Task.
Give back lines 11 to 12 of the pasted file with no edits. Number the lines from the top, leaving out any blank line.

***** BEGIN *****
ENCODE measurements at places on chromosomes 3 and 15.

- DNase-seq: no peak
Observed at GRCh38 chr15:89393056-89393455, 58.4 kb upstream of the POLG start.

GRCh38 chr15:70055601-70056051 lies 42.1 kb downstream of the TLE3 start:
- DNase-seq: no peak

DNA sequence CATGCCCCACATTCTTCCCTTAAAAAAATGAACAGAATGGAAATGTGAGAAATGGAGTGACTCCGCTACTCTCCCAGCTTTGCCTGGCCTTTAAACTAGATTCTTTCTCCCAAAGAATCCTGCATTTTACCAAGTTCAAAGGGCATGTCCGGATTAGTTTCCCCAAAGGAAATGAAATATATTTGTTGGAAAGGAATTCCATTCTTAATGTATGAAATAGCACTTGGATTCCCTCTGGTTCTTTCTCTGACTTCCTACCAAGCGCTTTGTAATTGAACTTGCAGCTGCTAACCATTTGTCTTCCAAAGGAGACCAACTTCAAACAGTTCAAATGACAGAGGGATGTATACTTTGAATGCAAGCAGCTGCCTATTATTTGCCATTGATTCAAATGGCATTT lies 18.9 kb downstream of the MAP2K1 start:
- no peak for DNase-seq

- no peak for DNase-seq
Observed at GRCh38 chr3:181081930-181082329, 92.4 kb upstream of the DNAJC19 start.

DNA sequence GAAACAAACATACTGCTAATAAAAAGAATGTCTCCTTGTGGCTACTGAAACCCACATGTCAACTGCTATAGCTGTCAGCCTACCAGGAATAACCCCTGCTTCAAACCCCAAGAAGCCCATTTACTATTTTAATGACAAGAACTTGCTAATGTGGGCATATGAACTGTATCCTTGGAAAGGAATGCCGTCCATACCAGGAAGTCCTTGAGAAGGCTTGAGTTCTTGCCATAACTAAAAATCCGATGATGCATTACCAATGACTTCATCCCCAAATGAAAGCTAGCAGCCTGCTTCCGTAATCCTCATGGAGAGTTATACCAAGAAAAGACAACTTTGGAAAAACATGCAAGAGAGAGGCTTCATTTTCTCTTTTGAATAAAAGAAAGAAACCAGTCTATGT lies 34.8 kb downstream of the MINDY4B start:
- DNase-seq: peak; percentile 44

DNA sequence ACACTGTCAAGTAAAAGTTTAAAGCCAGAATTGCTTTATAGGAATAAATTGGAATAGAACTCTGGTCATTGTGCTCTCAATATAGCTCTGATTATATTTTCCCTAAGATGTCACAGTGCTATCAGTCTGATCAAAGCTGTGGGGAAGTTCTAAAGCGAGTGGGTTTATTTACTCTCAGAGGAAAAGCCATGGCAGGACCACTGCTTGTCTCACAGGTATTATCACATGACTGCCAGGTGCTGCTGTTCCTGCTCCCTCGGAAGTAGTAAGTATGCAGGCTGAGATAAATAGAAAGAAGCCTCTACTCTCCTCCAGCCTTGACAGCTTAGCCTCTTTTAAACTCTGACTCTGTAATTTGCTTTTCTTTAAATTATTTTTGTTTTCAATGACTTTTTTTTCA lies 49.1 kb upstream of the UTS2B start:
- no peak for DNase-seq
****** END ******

- DNase-seq: peak; percentile 44

DNA sequence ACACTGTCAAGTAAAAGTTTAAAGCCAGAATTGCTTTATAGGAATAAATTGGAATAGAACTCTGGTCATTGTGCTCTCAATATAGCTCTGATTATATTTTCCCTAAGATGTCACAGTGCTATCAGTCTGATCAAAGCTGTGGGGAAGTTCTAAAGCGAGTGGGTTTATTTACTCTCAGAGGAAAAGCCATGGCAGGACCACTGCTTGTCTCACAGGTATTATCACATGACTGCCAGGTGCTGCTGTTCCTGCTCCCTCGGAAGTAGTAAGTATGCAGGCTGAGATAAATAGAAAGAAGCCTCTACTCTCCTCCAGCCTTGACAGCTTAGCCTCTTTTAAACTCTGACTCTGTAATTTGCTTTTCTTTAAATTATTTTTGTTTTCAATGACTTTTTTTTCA lies 49.1 kb upstream of the UTS2B start: